Cindy Auten, general manager of the Mobile Work Exchange (formerly the Telework Exchange), said telework’s business continuity aspect has broadened in the past few years. When the Telework Exchange launched in 2005, discussions about business continuity would start with the onset of winter and focus on preparing for snowstorms. Agencies now concern themselves with incidents that can happen year-round and make sure their plans are constantly updated, Auten said.

Officials at the Centers for Disease Control and Prevention are among those who are combining telework and COOP.

“CDC is very actively engaged in teleworking, and we do use that as part of our business continuity,” said Rodney Murray, CDC’s deputy for technical operations.

He said the agency uses the same basic infrastructure for COOP as it does for daily telework operations: Remote employees access email and other systems via virtual private networks (VPNs) in both situations. Such dual use helps agencies prepare for trouble, said Tom Simmons, area vice president for the U.S. public sector at Citrix Systems. He said employees with a high degree of familiarity with working remotely will maintain their productivity levels when events call for unscheduled telework.

Routine use of telework, Simmons added, has “a very positive impact on the ability to implement and effectively utilize a COOP plan.”

Next steps

Agencies should address a couple of potential problems before pressing user-owned devices into duty for business continuity.

  •   Device security. Mobile device management products can containerize employees’ devices to isolate work functions from personal applications and data. Administrators might also want to limit which agency applications employees can access from their personal devices.
  •  Support for critical tasks. Device restrictions boost security but can lead to difficulties. For instance, agencies that rely on employees using their personal devices to support a critical process in a COOP scenario need to make sure employees have access to all the necessary applications.
  •  Training. Whether devices are supplied by the user or the government, employees should be trained on telework policies, access methods and other procedures. Only about half the agencies the Office of Personnel Management polled said they provide teleworkers with specific training about what is expected of them in an emergency.

BYOD policies can also bolster COOP plans and reduce costs by substituting employee-owned for government-furnished equipment. Furthermore, BYOD can supplement telework programs because a personal device can fill the gap if an employee needs to work remotely but has left a government-supplied laptop at the office.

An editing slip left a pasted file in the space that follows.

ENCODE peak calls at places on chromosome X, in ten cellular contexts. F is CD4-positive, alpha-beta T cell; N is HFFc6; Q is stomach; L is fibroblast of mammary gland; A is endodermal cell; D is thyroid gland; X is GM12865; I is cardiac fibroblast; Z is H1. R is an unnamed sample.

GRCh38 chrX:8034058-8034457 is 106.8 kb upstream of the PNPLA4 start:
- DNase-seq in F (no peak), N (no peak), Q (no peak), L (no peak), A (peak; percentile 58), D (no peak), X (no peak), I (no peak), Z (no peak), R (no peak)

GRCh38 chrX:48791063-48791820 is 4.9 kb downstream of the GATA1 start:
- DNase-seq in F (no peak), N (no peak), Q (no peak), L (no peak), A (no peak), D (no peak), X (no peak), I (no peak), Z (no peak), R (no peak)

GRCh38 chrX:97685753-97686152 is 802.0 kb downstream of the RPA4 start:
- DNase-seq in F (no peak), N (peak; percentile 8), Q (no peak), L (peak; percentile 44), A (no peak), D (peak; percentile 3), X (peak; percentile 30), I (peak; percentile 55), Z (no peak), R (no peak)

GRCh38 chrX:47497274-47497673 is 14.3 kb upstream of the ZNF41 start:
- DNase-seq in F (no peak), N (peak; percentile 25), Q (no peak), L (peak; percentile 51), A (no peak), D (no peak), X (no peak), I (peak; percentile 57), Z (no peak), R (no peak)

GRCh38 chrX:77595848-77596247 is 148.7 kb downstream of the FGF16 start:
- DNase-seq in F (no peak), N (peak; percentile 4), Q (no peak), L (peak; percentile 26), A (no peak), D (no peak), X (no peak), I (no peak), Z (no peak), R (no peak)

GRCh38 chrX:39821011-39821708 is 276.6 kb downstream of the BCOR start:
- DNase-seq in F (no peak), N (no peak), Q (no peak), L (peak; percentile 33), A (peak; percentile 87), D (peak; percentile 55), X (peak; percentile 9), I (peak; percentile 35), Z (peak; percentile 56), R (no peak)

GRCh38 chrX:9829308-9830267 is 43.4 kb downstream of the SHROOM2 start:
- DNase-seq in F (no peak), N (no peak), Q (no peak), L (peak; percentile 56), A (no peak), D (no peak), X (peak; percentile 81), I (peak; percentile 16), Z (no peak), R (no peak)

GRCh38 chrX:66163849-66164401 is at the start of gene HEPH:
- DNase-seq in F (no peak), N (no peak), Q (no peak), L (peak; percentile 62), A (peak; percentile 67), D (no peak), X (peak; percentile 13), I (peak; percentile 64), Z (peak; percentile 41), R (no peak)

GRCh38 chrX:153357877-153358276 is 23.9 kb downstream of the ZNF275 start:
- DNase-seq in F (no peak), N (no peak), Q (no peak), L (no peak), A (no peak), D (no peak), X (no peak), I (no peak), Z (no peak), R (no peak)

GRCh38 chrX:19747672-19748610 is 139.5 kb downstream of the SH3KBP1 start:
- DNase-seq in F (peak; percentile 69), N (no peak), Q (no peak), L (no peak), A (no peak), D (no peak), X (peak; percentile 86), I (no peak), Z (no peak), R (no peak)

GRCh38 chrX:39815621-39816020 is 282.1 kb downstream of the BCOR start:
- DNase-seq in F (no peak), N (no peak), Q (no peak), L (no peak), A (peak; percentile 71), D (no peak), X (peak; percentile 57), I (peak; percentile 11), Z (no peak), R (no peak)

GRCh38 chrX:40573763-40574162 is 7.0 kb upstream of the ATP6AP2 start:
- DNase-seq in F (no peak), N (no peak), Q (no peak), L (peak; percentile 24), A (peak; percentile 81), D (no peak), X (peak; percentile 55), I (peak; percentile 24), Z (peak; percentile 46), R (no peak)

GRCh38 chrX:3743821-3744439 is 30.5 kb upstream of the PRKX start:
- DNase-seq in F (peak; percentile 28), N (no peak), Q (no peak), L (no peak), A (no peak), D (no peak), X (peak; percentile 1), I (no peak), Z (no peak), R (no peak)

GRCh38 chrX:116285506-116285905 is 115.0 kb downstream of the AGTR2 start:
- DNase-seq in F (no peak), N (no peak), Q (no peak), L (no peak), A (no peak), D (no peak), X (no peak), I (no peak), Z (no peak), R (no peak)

Simmons said he has yet to find an agency that identifies COOP upfront as a key objective of a telework or BYOD program. But that position changes when agencies start to consider the financial implications of a mobility plan.

“When we get to the point of doing the [return on investment] and cost justification...continuity of operations absolutely is an important consideration as they look to justify cost and expand the validity of the use case,” Simmons said.

Justifications for cloud investment, meanwhile, also cite COOP. INL’s adoption of SaaS-based messaging and collaboration included business continuity as part of the business case, Stephens said.

The story is similar at the Interior Department, which adopted Google Apps last year. “Business continuity and cost savings are a significant requirement and consideration as the Department of the Interior develops its IT acquisition plans,” said Lawrence Gross, Interior’s deputy CIO.

He added that cloud-based solutions save money and provide an elasticity that is lacking in traditional IT procurement and deployment. “The elasticity offers the ability and flexibility to respond to a myriad of business continuity challenges,” Gross said.

The hurdles

Among the pitfalls an agency might encounter is the failure to fully account for the difference between daily operations and the demands of COOP.

Lambeth said agencies should consider the scalability of their infrastructure and assess whether they need to adjust the technologies that support business continuity objectives. For instance, an organization might base its authentication and connectivity infrastructure on the assumption that no more than 10 percent of the workforce will telework on a given day. But what happens if half the workforce wants to report for duty remotely during inclement weather? Can a VPN that serves 100 users on a typical day support 600 during peak demand?

Industry and government executives say agencies must periodically test their infrastructure to determine whether it is COOP-worthy. They might do that by conducting broad telework tests or by concentrating on specific elements. CDC, for instance, routinely tests its service desk’s COOP plan. If service desk employees can’t get to the office, they access the necessary systems remotely, and CDC routes calls to their homes.

“We test that once a year,” Murray said. “We have all staff work from home to make sure it works.”

About the Author

John Moore is a freelance writer based in Syracuse, N.Y.